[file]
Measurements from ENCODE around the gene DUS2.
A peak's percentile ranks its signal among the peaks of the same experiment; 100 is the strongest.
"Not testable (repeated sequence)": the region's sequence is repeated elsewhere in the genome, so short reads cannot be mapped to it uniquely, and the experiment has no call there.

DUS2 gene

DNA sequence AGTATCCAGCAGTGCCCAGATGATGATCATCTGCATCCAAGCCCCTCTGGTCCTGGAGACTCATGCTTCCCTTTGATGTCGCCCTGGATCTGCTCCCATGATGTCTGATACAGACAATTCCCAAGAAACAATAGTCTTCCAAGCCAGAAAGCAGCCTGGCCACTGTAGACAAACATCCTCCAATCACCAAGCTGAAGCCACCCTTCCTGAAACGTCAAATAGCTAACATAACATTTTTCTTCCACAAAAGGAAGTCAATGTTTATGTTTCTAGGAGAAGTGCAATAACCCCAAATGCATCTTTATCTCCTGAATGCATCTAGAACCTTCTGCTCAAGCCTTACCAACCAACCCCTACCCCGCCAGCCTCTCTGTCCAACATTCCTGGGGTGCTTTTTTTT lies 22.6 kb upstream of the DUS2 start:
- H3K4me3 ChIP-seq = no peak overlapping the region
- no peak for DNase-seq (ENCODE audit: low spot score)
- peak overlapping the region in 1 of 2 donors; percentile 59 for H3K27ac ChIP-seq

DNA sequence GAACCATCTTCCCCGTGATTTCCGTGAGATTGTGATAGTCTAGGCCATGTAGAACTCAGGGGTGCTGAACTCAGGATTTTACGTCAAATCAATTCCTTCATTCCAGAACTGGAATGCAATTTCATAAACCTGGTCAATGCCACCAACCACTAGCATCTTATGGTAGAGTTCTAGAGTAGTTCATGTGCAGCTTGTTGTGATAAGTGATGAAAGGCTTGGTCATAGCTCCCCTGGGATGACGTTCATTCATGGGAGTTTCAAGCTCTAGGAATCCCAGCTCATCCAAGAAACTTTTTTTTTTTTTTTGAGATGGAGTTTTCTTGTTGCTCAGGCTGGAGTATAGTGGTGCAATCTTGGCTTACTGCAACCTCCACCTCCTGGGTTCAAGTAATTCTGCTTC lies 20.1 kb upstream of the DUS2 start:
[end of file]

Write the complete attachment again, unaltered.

Measurements from ENCODE around the gene DUS2.
A peak's percentile ranks its signal among the peaks of the same experiment; 100 is the strongest.
"Not testable (repeated sequence)": the region's sequence is repeated elsewhere in the genome, so short reads cannot be mapped to it uniquely, and the experiment has no call there.

DUS2 gene

DNA sequence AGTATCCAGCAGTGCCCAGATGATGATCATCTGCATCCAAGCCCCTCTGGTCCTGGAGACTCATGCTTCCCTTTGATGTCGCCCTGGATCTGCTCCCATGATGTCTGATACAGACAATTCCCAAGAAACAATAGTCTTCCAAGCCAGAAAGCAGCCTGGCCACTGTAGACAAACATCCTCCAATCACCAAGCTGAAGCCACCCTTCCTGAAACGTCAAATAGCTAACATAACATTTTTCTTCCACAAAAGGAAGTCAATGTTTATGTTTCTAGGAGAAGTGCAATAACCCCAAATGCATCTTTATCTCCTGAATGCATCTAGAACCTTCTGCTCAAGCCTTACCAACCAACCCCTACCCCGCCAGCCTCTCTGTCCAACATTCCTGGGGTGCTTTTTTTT lies 22.6 kb upstream of the DUS2 start:
- H3K4me3 ChIP-seq = no peak overlapping the region
- no peak for DNase-seq (ENCODE audit: low spot score)
- peak overlapping the region in 1 of 2 donors; percentile 59 for H3K27ac ChIP-seq

DNA sequence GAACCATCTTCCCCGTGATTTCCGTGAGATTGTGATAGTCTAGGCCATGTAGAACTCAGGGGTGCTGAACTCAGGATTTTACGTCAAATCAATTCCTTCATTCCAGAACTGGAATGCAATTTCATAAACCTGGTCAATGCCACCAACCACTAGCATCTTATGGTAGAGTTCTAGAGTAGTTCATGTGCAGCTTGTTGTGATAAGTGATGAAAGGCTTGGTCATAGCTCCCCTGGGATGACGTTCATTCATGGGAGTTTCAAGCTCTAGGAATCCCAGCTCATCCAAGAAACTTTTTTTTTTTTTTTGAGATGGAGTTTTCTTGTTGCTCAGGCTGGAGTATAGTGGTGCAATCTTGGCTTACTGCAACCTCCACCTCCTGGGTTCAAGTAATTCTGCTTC lies 20.1 kb upstream of the DUS2 start: